Abstract (Expand)

Atlantic salmon migrates from rivers to sea to feed, grow and develop gonads before returning to spawn in freshwater. The transition to marine habitats is associated with dramatic changes in the environment, including water salinity, exposure to pathogens, and shift in dietary lipid availability. Many changes in physiology and metabolism occur across this life-stage transition, but little is known about the molecular nature of these changes. Here we use a long term feeding experiment to study transcriptional regulation of lipid metabolism in Atlantic salmon gut and liver in both fresh- and saltwater. We find that lipid metabolism becomes significantly less plastic to differences in dietary lipid composition when salmon transitions to saltwater and experiences increased dietary lipid availability. Expression of genes in liver relating to lipogenesis and lipid transport decrease overall and become less responsive to diet, while genes for lipid uptake in gut become more highly expressed. Finally, analyses of evolutionary consequences of the salmonid specific whole-genome duplication on lipid metabolism reveals several pathways with significantly different (p<0.05) duplicate retention or duplicate regulatory conservation. We also find a limited number of cases where the whole genome duplication has resulted in an increased gene dosage. In conclusion, we find variable and pathway-specific effects of the salmonid genome duplication on lipid metabolism genes. A clear life-stage associated shift in lipid metabolism regulation is evident, and we hypothesize this to be, at least partly, driven by non-dietary factors such as the preparatory remodeling of gene regulation and physiology prior to sea migration. This article is protected by copyright. All rights reserved.

Authors: Gareth Gillard, Thomas Harvey, Arne Gjuvsland, Yang Jin, Magny Sidsel Thomassen, S. Lien, M. Leaver, Jacob Seilø Torgersen, Torgeir R. Hvidsten, Jon Olav Vik, Sandve Simen

Date Published: No date defined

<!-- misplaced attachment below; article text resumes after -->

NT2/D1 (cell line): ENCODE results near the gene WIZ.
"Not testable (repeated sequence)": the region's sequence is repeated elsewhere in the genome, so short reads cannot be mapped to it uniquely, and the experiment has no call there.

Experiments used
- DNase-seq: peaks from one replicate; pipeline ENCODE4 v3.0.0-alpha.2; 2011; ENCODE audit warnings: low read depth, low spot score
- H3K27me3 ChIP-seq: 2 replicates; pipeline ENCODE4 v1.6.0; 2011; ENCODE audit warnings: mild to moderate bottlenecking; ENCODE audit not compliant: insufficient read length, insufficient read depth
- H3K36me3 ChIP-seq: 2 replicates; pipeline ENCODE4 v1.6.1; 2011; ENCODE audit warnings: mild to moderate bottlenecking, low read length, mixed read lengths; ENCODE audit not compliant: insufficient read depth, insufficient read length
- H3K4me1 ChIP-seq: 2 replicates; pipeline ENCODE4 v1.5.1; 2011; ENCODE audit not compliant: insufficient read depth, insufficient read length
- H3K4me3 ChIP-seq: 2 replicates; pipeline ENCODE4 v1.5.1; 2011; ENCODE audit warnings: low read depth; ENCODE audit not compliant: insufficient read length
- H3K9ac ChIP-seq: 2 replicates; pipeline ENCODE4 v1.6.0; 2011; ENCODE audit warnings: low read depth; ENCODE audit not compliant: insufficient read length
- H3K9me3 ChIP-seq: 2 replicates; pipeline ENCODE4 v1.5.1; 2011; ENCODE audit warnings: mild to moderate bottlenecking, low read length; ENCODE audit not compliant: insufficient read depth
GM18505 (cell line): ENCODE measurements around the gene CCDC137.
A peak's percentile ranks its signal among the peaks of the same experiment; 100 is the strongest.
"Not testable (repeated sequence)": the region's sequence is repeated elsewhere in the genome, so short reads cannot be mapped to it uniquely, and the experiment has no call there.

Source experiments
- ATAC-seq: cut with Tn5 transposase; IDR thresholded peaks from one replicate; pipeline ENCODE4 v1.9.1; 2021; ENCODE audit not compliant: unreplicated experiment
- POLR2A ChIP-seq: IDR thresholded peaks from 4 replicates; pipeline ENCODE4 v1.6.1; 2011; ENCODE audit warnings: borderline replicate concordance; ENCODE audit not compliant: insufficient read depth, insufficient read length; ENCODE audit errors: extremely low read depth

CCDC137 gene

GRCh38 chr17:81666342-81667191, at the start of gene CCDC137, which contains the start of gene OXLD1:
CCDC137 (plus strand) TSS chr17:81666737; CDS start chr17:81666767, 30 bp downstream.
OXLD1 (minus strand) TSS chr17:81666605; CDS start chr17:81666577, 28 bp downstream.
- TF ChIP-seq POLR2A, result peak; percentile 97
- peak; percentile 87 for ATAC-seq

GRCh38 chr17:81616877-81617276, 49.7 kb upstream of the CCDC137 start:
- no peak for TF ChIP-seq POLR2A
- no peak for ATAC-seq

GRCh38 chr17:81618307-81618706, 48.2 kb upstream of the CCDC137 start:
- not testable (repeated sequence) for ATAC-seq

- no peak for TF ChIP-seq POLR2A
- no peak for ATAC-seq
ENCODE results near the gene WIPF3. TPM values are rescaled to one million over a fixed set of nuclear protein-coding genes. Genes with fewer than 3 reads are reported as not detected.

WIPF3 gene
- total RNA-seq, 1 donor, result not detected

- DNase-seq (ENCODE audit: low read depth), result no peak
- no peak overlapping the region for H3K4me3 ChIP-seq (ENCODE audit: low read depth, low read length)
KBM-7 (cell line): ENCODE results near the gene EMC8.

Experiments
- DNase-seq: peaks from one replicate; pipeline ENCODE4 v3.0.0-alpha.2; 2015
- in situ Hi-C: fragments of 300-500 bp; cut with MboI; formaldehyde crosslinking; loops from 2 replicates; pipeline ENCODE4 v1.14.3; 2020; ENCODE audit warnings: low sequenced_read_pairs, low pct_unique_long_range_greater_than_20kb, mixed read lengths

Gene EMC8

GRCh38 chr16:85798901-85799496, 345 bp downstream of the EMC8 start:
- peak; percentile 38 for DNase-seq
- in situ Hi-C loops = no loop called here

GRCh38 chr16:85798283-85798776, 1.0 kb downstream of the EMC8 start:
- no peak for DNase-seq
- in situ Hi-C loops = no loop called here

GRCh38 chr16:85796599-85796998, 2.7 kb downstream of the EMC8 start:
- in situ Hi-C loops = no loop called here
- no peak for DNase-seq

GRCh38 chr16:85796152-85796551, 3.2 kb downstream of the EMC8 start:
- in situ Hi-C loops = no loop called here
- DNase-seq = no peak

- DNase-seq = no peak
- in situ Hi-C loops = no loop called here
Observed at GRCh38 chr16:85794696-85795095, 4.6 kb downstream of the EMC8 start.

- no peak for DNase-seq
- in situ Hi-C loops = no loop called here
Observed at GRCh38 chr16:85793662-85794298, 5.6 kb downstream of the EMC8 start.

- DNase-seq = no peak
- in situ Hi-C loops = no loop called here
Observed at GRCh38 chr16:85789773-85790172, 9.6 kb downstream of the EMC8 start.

Journal: Mol Ecol

Abstract (Expand)

Predicting a multicellular organism's phenotype quantitatively from its genotype is challenging, as genetic effects must propagate up time and length scales. Circadian clocks are intracellular regulators that control temporal gene expression patterns and hence metabolism, physiology and behaviour, from sleep/wake cycles in mammals to flowering in plants1-3. Clock genes are rarely essential but appropriate alleles can confer a competitive advantage4,5 and have been repeatedly selected during crop domestication3,6. Here we quantitatively explain and predict canonical phenotypes of circadian timing in a multicellular, model organism. We used metabolic and physiological data to combine and extend mathematical models of rhythmic gene expression, photoperiod-dependent flowering, elongation growth and starch metabolism within a Framework Model for growth of Arabidopsis thaliana7-9. The model predicted the effect of altered circadian timing upon each particular phenotype in clock-mutant plants. Altered night-time metabolism of stored starch accounted for most but not all of the decrease in whole-plant growth rate. Altered mobilisation of a secondary store of organic acids quantitatively explained the remaining defect. Our results link genotype through specific processes to higher-level phenotypes, formalising our understanding of a subtle, pleiotropic syndrome at the whole-organism level, and validating the systems approach to understand complex traits starting from intracellular circuits.

Authors: Yin Hoon Chew, Daniel Seaton, Virginie Mengin, Anna Flis, Sam T. Mugford, Alison M. Smith, Mark Stitt, Andrew Millar

Date Published: No date defined

Journal: Not specified

Abstract (Expand)